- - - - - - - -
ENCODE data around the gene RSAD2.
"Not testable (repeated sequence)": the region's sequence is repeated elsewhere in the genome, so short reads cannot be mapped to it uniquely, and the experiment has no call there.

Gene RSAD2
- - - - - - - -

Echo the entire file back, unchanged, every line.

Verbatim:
ENCODE data around the gene RSAD2.
"Not testable (repeated sequence)": the region's sequence is repeated elsewhere in the genome, so short reads cannot be mapped to it uniquely, and the experiment has no call there.

Gene RSAD2